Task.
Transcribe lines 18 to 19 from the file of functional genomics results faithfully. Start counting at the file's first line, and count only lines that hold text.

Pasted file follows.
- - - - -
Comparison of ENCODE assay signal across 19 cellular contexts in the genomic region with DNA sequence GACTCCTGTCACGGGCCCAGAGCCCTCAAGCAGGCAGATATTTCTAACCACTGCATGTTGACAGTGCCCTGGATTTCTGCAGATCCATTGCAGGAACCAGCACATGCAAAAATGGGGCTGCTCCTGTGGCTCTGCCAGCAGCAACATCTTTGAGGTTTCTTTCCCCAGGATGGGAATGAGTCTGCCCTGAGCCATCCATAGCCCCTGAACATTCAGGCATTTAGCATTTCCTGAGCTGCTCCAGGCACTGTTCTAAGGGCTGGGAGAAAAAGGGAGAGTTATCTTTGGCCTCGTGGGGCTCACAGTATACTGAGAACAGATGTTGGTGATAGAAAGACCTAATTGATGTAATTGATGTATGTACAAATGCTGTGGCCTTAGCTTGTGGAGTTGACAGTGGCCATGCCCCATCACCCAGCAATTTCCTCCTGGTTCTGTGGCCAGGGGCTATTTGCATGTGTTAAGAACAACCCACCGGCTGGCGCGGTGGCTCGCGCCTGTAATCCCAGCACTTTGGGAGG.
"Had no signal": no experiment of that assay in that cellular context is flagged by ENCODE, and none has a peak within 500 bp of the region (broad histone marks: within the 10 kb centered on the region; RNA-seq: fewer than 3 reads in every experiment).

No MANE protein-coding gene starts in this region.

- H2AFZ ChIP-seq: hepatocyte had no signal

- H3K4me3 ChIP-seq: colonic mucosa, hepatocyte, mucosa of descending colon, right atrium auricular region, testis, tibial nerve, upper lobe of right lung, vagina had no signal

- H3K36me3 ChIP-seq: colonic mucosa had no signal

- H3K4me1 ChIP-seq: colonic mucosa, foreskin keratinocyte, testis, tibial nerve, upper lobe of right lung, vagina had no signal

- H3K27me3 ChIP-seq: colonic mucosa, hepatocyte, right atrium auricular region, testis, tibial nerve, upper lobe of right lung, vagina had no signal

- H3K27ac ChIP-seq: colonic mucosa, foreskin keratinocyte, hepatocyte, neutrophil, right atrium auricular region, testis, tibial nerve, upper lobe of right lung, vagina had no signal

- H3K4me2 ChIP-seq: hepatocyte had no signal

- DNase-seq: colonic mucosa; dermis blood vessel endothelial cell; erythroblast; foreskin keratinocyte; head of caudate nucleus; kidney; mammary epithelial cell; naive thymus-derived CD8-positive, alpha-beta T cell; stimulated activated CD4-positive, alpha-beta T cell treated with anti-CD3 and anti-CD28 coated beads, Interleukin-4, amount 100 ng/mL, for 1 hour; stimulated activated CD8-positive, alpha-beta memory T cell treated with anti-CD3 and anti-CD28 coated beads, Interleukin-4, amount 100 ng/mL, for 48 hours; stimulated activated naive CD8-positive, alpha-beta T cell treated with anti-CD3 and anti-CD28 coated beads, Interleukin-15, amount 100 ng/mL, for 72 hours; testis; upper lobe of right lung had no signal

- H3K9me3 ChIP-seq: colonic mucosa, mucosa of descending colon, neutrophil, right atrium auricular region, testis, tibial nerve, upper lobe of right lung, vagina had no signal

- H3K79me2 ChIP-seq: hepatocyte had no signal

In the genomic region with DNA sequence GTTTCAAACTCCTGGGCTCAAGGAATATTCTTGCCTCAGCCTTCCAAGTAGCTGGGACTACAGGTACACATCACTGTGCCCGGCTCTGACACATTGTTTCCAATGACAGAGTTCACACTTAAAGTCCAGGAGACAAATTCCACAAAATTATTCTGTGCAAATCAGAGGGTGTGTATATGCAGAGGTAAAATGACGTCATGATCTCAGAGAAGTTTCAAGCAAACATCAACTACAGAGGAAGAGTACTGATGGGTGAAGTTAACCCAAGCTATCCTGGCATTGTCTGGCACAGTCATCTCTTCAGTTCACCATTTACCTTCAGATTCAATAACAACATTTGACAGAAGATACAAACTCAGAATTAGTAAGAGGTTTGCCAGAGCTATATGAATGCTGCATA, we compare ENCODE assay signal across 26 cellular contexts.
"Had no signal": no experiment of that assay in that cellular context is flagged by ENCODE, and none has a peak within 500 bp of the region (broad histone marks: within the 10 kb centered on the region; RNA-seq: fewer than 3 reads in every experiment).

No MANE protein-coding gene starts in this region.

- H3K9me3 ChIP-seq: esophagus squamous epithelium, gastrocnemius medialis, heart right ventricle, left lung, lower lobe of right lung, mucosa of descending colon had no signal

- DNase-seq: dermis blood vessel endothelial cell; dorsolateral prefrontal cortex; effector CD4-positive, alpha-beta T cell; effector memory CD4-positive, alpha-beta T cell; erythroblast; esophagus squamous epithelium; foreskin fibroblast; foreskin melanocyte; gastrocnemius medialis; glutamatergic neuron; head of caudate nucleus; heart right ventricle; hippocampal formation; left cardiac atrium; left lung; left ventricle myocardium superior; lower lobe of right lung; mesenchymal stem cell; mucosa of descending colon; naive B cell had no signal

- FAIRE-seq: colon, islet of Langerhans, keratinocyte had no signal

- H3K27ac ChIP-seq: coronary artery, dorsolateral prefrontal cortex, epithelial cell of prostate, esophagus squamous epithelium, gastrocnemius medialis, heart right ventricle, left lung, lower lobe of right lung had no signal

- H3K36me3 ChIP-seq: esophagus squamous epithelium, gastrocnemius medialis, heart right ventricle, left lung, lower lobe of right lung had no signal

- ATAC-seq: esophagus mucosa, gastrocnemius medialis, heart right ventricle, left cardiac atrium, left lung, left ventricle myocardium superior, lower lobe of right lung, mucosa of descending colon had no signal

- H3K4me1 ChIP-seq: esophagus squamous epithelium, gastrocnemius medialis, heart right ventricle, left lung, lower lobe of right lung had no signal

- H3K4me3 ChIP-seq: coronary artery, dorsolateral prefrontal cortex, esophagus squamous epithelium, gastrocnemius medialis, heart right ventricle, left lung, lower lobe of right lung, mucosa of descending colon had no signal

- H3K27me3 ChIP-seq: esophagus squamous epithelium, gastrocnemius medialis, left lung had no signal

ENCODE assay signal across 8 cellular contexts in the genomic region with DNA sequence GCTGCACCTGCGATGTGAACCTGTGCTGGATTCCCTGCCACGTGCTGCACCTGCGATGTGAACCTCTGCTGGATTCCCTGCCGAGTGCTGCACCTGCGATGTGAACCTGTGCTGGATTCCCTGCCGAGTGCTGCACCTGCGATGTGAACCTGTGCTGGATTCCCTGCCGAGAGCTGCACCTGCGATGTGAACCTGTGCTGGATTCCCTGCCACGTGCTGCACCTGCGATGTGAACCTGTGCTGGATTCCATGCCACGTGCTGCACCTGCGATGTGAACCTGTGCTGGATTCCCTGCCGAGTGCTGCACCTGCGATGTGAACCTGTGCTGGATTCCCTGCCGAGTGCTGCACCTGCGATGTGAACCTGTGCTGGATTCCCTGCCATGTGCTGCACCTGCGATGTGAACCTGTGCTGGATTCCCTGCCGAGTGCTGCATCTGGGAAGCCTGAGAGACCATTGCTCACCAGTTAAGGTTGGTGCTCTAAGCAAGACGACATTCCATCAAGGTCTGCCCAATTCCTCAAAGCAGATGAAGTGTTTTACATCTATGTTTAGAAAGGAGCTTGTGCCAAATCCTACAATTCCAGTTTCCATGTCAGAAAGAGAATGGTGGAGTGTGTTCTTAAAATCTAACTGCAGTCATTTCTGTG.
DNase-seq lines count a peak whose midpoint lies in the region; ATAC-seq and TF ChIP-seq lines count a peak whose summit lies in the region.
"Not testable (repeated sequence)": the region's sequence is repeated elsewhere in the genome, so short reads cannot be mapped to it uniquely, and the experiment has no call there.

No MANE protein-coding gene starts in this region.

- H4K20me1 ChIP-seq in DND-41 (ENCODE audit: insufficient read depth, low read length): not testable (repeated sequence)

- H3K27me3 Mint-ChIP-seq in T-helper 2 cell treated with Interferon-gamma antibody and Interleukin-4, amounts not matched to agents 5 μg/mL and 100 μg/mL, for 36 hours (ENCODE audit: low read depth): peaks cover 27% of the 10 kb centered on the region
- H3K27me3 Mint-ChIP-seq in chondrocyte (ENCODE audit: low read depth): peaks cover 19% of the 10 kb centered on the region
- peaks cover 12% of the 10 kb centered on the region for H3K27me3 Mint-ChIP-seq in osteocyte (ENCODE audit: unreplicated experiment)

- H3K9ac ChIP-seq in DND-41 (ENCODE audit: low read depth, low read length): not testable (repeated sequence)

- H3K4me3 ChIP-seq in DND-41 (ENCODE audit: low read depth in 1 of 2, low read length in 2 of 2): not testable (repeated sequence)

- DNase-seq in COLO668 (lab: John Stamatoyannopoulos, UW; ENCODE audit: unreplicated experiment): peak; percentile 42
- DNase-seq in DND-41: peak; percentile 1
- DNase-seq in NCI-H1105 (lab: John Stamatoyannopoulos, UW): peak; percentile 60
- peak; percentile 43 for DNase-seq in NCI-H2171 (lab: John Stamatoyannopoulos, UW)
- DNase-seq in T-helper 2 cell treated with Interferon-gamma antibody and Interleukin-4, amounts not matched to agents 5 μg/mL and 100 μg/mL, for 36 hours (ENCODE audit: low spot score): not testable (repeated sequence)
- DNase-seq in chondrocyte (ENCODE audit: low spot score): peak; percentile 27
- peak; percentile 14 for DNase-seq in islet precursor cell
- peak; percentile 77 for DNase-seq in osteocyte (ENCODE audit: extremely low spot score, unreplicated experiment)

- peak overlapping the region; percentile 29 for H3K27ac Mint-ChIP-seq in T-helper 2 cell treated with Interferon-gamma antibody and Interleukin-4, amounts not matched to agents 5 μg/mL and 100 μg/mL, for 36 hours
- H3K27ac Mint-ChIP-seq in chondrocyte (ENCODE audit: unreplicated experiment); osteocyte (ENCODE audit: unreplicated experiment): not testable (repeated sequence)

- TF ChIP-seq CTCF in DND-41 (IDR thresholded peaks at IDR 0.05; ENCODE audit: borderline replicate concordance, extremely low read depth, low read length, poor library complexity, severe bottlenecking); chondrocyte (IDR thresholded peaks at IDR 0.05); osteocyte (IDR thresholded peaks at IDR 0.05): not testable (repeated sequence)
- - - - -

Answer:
- DNase-seq: dermis blood vessel endothelial cell; dorsolateral prefrontal cortex; effector CD4-positive, alpha-beta T cell; effector memory CD4-positive, alpha-beta T cell; erythroblast; esophagus squamous epithelium; foreskin fibroblast; foreskin melanocyte; gastrocnemius medialis; glutamatergic neuron; head of caudate nucleus; heart right ventricle; hippocampal formation; left cardiac atrium; left lung; left ventricle myocardium superior; lower lobe of right lung; mesenchymal stem cell; mucosa of descending colon; naive B cell had no signal

- FAIRE-seq: colon, islet of Langerhans, keratinocyte had no signal